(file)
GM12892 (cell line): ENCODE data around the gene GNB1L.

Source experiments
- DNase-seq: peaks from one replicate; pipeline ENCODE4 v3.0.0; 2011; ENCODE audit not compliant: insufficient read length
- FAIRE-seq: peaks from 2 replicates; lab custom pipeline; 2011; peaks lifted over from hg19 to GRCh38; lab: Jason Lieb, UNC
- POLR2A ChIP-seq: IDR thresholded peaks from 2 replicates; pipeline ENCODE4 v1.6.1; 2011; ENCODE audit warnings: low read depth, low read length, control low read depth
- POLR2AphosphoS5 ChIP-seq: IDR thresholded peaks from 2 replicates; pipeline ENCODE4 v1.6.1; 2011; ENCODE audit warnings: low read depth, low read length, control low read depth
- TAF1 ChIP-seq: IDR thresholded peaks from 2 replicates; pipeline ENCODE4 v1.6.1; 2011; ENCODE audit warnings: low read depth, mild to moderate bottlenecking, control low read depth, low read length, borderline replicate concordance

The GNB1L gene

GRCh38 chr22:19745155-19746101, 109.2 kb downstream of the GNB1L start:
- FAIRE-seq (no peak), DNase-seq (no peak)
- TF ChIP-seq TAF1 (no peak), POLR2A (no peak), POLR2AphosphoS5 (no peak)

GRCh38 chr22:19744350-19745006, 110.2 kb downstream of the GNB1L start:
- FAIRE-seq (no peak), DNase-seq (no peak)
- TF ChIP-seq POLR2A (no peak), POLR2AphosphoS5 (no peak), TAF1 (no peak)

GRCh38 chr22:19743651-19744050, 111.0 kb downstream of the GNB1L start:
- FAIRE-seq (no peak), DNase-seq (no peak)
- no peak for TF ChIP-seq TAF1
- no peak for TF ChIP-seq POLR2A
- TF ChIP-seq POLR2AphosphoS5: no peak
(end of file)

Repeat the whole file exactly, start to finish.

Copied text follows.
GM12892 (cell line): ENCODE data around the gene GNB1L.

Source experiments
- DNase-seq: peaks from one replicate; pipeline ENCODE4 v3.0.0; 2011; ENCODE audit not compliant: insufficient read length
- FAIRE-seq: peaks from 2 replicates; lab custom pipeline; 2011; peaks lifted over from hg19 to GRCh38; lab: Jason Lieb, UNC
- POLR2A ChIP-seq: IDR thresholded peaks from 2 replicates; pipeline ENCODE4 v1.6.1; 2011; ENCODE audit warnings: low read depth, low read length, control low read depth
- POLR2AphosphoS5 ChIP-seq: IDR thresholded peaks from 2 replicates; pipeline ENCODE4 v1.6.1; 2011; ENCODE audit warnings: low read depth, low read length, control low read depth
- TAF1 ChIP-seq: IDR thresholded peaks from 2 replicates; pipeline ENCODE4 v1.6.1; 2011; ENCODE audit warnings: low read depth, mild to moderate bottlenecking, control low read depth, low read length, borderline replicate concordance

The GNB1L gene

GRCh38 chr22:19745155-19746101, 109.2 kb downstream of the GNB1L start:
- FAIRE-seq (no peak), DNase-seq (no peak)
- TF ChIP-seq TAF1 (no peak), POLR2A (no peak), POLR2AphosphoS5 (no peak)

GRCh38 chr22:19744350-19745006, 110.2 kb downstream of the GNB1L start:
- FAIRE-seq (no peak), DNase-seq (no peak)
- TF ChIP-seq POLR2A (no peak), POLR2AphosphoS5 (no peak), TAF1 (no peak)

GRCh38 chr22:19743651-19744050, 111.0 kb downstream of the GNB1L start:
- FAIRE-seq (no peak), DNase-seq (no peak)
- no peak for TF ChIP-seq TAF1
- no peak for TF ChIP-seq POLR2A
- TF ChIP-seq POLR2AphosphoS5: no peak